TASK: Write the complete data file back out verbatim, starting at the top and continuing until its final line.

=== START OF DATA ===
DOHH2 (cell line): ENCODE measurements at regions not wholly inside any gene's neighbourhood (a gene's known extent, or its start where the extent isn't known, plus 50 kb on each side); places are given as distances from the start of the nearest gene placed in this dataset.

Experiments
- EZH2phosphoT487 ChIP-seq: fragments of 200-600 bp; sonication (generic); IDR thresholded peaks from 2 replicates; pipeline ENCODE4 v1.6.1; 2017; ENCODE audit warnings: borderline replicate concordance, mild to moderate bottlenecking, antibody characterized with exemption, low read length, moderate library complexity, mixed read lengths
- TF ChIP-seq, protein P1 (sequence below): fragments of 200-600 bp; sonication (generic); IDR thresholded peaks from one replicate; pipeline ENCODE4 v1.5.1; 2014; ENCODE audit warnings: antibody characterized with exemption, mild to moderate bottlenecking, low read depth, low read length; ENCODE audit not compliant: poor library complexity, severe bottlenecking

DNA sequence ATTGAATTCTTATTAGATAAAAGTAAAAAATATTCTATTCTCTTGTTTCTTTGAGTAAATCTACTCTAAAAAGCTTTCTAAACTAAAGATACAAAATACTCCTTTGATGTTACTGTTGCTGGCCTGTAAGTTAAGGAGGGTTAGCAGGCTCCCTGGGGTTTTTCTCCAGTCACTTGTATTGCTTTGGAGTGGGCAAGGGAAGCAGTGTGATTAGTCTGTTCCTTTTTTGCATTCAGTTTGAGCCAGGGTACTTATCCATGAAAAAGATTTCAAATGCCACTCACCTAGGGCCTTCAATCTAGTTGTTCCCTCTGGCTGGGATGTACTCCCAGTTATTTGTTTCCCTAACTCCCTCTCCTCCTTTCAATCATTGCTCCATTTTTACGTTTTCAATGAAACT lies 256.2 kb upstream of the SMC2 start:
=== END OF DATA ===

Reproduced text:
DOHH2 (cell line): ENCODE measurements at regions not wholly inside any gene's neighbourhood (a gene's known extent, or its start where the extent isn't known, plus 50 kb on each side); places are given as distances from the start of the nearest gene placed in this dataset.

Experiments
- EZH2phosphoT487 ChIP-seq: fragments of 200-600 bp; sonication (generic); IDR thresholded peaks from 2 replicates; pipeline ENCODE4 v1.6.1; 2017; ENCODE audit warnings: borderline replicate concordance, mild to moderate bottlenecking, antibody characterized with exemption, low read length, moderate library complexity, mixed read lengths
- TF ChIP-seq, protein P1 (sequence below): fragments of 200-600 bp; sonication (generic); IDR thresholded peaks from one replicate; pipeline ENCODE4 v1.5.1; 2014; ENCODE audit warnings: antibody characterized with exemption, mild to moderate bottlenecking, low read depth, low read length; ENCODE audit not compliant: poor library complexity, severe bottlenecking

DNA sequence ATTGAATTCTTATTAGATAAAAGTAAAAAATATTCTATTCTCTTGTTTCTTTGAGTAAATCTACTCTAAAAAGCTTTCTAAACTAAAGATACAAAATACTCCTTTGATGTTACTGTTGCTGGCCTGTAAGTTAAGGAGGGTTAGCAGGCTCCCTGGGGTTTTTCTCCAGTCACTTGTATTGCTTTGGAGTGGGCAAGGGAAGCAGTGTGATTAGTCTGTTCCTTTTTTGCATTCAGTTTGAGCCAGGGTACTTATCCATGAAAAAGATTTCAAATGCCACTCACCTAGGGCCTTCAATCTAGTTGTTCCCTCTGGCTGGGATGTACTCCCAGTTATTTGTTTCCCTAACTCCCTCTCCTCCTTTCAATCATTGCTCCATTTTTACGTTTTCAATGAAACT lies 256.2 kb upstream of the SMC2 start: